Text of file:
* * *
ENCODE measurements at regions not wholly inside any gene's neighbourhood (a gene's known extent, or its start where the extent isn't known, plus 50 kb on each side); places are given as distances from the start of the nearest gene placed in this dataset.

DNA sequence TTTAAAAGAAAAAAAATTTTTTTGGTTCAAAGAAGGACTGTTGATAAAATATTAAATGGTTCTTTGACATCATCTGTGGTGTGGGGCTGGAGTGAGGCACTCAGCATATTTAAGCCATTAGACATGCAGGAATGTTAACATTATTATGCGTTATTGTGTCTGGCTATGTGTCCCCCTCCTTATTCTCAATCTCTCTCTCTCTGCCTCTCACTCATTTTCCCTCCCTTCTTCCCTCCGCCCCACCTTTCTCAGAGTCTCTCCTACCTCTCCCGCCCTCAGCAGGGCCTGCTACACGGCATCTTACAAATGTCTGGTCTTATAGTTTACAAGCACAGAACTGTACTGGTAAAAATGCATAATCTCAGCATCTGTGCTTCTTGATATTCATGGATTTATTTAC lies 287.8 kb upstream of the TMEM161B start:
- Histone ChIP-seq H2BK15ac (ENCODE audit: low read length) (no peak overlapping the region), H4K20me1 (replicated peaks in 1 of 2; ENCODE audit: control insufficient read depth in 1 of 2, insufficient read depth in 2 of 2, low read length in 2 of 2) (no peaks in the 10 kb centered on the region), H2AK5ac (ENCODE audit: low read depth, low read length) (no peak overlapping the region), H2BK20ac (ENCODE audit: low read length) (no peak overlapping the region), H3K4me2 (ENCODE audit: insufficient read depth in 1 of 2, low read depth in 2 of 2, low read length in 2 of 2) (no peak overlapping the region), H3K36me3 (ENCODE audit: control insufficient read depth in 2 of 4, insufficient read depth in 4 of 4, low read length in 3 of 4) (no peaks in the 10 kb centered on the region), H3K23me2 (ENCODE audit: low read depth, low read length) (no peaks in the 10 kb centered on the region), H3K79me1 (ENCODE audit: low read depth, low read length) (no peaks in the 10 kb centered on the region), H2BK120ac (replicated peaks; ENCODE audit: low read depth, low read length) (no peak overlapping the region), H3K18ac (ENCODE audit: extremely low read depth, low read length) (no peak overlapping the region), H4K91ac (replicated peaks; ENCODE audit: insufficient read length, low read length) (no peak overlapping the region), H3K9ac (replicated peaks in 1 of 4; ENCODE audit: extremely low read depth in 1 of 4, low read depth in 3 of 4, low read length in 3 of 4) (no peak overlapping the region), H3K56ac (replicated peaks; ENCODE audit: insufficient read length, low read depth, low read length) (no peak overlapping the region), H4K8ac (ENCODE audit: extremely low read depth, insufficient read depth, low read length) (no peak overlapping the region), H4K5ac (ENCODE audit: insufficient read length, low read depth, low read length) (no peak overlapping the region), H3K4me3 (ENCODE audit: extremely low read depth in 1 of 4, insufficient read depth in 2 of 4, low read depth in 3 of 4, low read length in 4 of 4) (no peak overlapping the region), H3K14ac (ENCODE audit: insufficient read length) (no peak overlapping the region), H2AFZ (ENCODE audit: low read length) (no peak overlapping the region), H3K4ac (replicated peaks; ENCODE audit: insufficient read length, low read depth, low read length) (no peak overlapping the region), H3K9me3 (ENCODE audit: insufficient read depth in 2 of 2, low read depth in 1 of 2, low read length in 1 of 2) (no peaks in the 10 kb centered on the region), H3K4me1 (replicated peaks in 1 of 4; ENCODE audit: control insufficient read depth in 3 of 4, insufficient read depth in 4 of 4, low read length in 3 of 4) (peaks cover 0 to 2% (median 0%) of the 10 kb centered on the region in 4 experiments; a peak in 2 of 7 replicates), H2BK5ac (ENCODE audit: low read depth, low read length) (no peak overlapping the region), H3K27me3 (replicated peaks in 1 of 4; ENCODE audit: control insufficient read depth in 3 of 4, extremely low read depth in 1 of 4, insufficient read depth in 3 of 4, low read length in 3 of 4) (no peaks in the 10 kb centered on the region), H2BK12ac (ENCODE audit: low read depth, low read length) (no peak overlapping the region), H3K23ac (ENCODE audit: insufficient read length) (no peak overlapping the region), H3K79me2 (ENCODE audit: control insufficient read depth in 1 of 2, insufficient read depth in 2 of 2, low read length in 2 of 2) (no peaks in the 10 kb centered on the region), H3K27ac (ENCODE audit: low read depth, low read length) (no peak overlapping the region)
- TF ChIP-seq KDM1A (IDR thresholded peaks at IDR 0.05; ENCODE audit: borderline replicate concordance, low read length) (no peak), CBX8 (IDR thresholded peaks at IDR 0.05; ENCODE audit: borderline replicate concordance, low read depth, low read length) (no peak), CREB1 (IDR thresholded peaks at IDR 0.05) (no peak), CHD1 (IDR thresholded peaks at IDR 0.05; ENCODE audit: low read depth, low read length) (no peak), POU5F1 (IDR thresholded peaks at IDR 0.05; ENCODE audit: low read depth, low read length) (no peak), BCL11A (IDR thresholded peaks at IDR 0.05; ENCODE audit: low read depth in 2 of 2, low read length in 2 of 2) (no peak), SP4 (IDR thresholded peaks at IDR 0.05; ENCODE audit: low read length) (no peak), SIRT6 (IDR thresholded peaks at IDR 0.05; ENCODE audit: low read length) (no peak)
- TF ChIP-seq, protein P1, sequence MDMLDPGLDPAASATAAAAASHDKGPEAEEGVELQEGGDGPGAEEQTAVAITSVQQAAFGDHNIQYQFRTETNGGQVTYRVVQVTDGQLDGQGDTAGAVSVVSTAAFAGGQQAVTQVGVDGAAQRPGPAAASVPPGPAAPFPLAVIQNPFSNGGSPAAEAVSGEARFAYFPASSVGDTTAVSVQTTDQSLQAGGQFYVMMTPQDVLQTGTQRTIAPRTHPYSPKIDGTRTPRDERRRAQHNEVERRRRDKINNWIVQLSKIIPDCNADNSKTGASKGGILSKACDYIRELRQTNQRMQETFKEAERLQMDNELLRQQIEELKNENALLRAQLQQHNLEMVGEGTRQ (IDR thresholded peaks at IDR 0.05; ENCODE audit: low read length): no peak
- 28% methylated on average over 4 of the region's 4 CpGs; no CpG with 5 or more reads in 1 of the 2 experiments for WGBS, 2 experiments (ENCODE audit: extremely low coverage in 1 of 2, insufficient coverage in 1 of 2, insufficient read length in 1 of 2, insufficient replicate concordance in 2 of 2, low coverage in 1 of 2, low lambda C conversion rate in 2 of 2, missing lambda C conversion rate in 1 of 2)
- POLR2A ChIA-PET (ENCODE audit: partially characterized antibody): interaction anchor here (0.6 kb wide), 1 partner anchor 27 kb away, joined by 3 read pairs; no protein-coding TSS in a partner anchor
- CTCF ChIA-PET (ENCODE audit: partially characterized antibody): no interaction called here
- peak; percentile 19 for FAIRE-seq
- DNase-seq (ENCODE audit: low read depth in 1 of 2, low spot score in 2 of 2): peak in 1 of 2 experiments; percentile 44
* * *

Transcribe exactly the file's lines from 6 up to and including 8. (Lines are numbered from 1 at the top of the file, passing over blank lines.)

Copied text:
- 28% methylated on average over 4 of the region's 4 CpGs; no CpG with 5 or more reads in 1 of the 2 experiments for WGBS, 2 experiments (ENCODE audit: extremely low coverage in 1 of 2, insufficient coverage in 1 of 2, insufficient read length in 1 of 2, insufficient replicate concordance in 2 of 2, low coverage in 1 of 2, low lambda C conversion rate in 2 of 2, missing lambda C conversion rate in 1 of 2)
- POLR2A ChIA-PET (ENCODE audit: partially characterized antibody): interaction anchor here (0.6 kb wide), 1 partner anchor 27 kb away, joined by 3 read pairs; no protein-coding TSS in a partner anchor
- CTCF ChIA-PET (ENCODE audit: partially characterized antibody): no interaction called here